Sereno: Govt gets no share in mining profits
MANILA, Philippines – Chief Justice Maria Lourdes Sereno said Tuesday, July 30 the Supreme Court may have no choice but to review the profit sharing between government and mining companies under the Mining Act.
During the latest round of oral arguments on the constitutionality of the law, Sereno said the government has not gotten any share in mining profits since 2004 other than taxes.
"Government is getting nothing," she said.
A group led by former Akbayan partylist Rep. Risa Hontiveros filed a petition before the SC asking the high court to declare as unconstitutional sections 80 and 81 of Republic Act 7942 or the Mining Act of 1995.
Section 80 states the total government share in a mineral production sharing agreement shall be the excise tax on mineral products. Section 81 deals with the government share in Financial or Technical Assistance Agreements or FTAAs.
Former SC Justice Florentino Feliciano from the side of the mining firms however argued that "taxes paid by mining companies are included in the concept of benefits" the government receives.
"[The] government risked zero and they get zero. It is just leveling the playing field," he noted.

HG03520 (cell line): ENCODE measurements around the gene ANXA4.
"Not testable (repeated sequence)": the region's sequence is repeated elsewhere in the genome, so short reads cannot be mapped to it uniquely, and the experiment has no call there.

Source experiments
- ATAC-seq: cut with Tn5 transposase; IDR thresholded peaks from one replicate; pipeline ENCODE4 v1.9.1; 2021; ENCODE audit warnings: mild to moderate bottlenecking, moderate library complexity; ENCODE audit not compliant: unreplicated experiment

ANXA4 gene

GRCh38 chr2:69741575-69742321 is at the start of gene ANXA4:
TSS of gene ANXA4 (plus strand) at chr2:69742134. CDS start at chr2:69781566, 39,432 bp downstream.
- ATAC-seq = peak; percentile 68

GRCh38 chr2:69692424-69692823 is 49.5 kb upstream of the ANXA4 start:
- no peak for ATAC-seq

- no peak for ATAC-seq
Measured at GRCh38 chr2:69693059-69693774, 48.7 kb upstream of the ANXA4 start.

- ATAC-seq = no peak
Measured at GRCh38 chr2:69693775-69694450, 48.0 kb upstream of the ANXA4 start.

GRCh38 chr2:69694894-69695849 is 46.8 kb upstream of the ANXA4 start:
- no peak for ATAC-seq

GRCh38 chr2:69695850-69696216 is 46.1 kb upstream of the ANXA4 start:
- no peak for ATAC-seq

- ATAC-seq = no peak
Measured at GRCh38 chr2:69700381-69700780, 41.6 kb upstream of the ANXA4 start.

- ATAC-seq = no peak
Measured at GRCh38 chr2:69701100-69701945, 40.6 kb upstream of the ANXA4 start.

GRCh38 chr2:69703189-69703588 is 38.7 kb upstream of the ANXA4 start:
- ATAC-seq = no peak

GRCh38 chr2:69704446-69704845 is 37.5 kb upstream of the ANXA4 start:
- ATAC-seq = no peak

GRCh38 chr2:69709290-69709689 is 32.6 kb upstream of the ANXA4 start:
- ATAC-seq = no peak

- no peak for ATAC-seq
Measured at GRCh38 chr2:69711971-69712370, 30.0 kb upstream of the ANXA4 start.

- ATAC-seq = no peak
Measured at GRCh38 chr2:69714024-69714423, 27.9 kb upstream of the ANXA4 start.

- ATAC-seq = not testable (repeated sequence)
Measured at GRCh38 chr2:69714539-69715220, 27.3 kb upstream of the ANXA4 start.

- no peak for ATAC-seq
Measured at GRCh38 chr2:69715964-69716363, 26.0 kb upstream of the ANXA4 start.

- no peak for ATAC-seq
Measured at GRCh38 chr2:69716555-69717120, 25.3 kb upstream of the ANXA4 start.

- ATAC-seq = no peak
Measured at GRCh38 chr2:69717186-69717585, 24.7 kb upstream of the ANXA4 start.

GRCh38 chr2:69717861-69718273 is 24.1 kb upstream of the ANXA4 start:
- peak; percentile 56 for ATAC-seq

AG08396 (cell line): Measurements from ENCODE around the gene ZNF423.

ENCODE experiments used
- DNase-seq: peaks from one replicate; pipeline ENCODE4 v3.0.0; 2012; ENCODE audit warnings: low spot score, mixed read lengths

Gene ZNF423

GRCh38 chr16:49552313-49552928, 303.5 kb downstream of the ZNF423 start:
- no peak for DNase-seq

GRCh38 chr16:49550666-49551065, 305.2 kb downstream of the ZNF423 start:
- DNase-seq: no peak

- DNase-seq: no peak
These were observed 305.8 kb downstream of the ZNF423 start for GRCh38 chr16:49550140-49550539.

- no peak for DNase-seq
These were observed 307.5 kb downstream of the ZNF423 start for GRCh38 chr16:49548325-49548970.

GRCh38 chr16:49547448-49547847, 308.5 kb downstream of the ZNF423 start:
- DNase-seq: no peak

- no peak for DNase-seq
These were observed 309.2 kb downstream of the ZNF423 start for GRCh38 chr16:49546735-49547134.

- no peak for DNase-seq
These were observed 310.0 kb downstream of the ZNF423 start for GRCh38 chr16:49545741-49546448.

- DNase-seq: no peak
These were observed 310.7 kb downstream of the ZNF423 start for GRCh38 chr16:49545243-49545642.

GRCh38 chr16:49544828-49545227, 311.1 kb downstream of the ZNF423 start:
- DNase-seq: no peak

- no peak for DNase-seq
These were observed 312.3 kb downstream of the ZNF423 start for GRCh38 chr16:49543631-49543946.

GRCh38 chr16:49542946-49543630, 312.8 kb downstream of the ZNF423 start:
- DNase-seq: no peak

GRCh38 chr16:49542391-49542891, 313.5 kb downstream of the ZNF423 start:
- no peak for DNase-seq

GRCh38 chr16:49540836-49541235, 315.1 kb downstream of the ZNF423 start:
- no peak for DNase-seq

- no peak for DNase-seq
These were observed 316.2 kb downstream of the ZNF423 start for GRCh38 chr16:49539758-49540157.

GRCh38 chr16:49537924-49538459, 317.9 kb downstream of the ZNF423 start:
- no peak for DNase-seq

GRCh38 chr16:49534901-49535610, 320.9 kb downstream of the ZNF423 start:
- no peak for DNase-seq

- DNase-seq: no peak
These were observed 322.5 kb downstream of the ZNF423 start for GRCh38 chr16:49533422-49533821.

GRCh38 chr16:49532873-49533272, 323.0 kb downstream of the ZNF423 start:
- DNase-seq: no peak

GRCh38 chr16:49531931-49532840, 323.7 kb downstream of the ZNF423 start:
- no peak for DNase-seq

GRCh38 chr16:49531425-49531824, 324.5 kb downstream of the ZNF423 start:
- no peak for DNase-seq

The taxes mining firms are required to pay include customs duties, capital gains, real estate, royalties, local taxes and VAT.
Former SC justice Vicente Mendoza, who represents the Chamber of Mines, said the Philippines is not the only country in the world where taxes are considered as government share in mining. He said the US, Canada, Australia and Chile have the same law. He added this "cannot be said to be disadvantageous" to government.
Belmonte: Congress is right venue
In a letter to the Solicitor General Francis Jardeleza, who is representing government in the SC case, House Speaker Feliciano Belmonte said that only "the legislative and executive branches of the government... have the authority, capability and resources to resolve economic questions and other policy matters."
"For those who believe that the current mining law is flawed or deficient, there is no lack of remedy at the legislative level for any perceived inadequacy in the Mining Act. Congress remains an open venue – and is the correct venue – to address these concerns.
In a separate letter to Jardeleza, Finance Secretary Cesar Purisima gave the assurance that the executive department is working on amending the fiscal component of the mining law. – Rappler.com
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